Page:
“We listened to BBC, Voice of America--anything we could find,” Bazner said. “For the most part, that was very helpful. But it was also frightening because of all the saber-rattling.”
Time, Bazner said, was his “greatest enemy” during the 17-week ordeal. Each day, the hostages in his group would rise, listen to news reports, eat breakfast and then turn to what became one of their favorite pastimes--Scrabble.
“We played a lot of cards and a lot of games,” Bazner recalled. “And we had some reading material.”
The hostages also were permitted to exercise up to four hours daily at a nearby athletic complex. Mostly, they walked or jogged in place. Bazner also played tennis almost every day with another American.
Occasionally, one of the hostages’ spirits would sag. The tightknit group, Bazner said, would then rally around and support that person.
“It’s very tough losing your freedom. Freedom is something we take for granted,” Bazner said. “The key was just having faith--faith in God, in family, faith that the end would eventually come.”
Bazner, an executive with a soft drink company, might be called the accidental hostage. He, his wife, Dawn, and their two children were ensnared in the Iraqi crisis by chance when their plane landed in Kuwait city for refueling Aug. 2 while en route to their home in Malaysia. Soon after it landed, Kuwait was an occupied country.
The family was held in hotels for 15 days and then transported by bus to the chemical plant. Dawn Bazner and the children were released along with other captive women and children in September.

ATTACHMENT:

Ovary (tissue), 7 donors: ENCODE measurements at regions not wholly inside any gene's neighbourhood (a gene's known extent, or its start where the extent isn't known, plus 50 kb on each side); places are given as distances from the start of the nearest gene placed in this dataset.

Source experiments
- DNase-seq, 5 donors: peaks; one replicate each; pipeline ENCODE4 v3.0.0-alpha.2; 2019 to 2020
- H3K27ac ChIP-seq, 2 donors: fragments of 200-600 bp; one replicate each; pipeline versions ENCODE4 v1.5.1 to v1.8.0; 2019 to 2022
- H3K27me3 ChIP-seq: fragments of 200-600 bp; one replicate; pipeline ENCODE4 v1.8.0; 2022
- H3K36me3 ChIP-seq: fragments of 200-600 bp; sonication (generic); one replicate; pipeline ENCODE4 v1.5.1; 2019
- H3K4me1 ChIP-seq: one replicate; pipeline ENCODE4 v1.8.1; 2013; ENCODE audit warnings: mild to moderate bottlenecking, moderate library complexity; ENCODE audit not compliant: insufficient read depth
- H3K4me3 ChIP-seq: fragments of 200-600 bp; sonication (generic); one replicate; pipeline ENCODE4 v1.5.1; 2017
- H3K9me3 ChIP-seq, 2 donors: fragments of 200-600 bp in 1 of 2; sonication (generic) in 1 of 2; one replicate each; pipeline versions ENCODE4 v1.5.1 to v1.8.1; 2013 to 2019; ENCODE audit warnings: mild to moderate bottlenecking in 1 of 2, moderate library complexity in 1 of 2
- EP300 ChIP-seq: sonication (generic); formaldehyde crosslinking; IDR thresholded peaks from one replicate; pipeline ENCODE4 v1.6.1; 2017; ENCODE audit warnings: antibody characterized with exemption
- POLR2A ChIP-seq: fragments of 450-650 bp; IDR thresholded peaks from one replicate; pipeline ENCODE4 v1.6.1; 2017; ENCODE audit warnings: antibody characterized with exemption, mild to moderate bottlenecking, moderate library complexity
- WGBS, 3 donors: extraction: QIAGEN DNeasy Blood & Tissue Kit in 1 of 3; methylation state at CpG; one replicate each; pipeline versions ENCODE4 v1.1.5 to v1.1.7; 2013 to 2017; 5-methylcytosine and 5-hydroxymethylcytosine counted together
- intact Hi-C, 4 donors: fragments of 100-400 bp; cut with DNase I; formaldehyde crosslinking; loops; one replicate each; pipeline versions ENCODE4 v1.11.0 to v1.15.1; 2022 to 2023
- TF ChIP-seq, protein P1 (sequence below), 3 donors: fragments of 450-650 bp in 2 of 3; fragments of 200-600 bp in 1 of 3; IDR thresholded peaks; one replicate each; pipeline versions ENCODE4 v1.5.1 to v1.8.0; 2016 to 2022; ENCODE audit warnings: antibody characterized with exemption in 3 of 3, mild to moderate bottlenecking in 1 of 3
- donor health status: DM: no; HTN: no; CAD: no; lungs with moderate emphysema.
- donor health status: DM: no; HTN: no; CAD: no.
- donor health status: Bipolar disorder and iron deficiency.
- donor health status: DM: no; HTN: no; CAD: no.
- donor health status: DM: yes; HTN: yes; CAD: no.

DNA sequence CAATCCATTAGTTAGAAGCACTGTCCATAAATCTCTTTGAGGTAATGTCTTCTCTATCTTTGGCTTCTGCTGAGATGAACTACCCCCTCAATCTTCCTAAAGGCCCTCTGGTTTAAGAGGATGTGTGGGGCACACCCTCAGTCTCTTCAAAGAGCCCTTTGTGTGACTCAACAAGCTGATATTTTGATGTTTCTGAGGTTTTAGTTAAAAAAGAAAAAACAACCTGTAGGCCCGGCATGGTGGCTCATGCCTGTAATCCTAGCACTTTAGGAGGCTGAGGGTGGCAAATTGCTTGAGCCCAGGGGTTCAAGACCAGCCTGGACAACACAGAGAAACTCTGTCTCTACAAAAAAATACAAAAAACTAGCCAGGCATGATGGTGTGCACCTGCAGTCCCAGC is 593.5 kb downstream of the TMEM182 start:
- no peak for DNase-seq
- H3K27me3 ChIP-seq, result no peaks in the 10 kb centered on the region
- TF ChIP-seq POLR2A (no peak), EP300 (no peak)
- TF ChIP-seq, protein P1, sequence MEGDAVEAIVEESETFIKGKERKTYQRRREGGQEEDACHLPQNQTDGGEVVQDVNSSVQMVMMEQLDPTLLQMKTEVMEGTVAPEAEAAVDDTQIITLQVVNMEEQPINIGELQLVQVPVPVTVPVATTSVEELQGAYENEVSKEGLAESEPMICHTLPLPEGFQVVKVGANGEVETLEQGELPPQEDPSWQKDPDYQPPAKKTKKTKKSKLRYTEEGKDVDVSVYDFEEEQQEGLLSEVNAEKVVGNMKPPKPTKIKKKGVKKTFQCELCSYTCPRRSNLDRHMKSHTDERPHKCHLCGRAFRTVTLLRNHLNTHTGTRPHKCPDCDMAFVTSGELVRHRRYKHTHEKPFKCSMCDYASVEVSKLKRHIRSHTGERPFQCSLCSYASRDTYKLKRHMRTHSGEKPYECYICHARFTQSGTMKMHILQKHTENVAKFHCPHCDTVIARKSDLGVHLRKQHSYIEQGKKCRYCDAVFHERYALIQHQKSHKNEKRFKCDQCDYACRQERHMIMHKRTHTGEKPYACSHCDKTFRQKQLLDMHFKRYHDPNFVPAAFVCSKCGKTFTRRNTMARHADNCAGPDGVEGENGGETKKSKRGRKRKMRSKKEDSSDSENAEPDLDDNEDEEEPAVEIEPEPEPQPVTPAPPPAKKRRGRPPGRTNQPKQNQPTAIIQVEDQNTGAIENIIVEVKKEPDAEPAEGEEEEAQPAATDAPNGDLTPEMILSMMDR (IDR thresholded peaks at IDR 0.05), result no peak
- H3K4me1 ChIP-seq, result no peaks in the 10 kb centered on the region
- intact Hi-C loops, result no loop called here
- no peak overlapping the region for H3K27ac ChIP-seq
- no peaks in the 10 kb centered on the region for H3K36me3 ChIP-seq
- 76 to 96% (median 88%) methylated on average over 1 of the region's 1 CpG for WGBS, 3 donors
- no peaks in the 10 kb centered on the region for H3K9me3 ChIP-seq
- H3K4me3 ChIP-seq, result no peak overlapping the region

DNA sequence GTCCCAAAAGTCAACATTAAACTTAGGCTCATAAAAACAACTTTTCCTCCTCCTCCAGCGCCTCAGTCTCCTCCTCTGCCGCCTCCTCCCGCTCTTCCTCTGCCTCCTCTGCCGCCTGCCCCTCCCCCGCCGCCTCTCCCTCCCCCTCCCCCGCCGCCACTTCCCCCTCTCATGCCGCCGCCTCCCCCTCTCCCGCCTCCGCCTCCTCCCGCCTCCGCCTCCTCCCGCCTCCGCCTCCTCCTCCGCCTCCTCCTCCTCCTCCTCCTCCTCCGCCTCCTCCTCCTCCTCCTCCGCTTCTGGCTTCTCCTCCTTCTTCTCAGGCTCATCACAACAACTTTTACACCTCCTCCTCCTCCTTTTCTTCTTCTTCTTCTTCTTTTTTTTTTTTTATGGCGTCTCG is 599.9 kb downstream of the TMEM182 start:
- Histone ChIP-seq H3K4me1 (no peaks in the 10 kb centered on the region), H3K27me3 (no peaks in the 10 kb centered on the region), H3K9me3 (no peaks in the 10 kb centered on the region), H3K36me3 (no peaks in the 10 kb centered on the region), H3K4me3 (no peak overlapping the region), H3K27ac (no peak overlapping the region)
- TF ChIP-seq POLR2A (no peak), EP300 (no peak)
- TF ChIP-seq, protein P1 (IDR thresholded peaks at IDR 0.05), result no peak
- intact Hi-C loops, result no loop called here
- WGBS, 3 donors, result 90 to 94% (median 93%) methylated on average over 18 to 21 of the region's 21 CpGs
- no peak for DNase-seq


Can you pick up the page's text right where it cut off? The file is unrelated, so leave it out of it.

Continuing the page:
Remington, Nelson and Jim Vine of Pasadena, a fellow former hostage who also arrived at LAX on Monday, all are employed by the Los Angeles-based architectural engineering firm of Daniel Mann Johnson & Mendenhall (DMJM). They were in Kuwait working on a university construction project. Several relatives and DMJM employees were present to welcome them home.
Nelson, a West Hills resident, said he feared death throughout the ordeal but kept his faith by thinking about God and his family. He said he kept a weapon in his room for protection but was never mistreated by his guards.
Nelson said he hopes that the crisis can be resolved peacefully. He said the first priority is to evacuate those still in Iraq and Kuwait.
Remington and wife Judy had been in Kuwait for seven months before their capture, living in a Kuwait city apartment tower where about a dozen other DMJM employes lived.
On Sept. 5, Iraqi soldiers kicked down the door to the apartment and took them captive. Soon they were bused to Baghdad. His wife was among the first group of women and children who left Iraq.
Remington was held near the Iraqi city of Mosus, about 250 miles northwest of Baghdad. He was kept for a few days at a manufacturing plant and later moved to a research center and munitions plant, he said.
“I felt like we were at ground zero,” he said. “There was a lot of munitions fire at all hours of night, so it wasn’t a great thing for your peace of mind.”
Sometimes, Remington said, he thought he might never get out. “Those thoughts run through your mind. But I always felt it would be OK.”
Physically, Remington said, he was in good shape. “I may have lost a pound or two, but I can’t say that’s a bad thing.”
Greeting him were his mother and father, Frank and Grace Remington of Buellton. “He looks great! Better than I expected,” his mother said as he exited the jet-way. “I think the first thing we’re going to do is feed him.”
As Remington stood talking to reporters, a son and daughter who are college students in Washington state came running up and smothered him with tearful hugs.
“Daddy!” said 20-year-old daughter Paige. “So good to have you home.”
Times staff writers Ron Russell and Marc Lacey in Los Angeles, Eric Bailey in Westminster and Virginia Ellis in Sacramento also contributed to this report.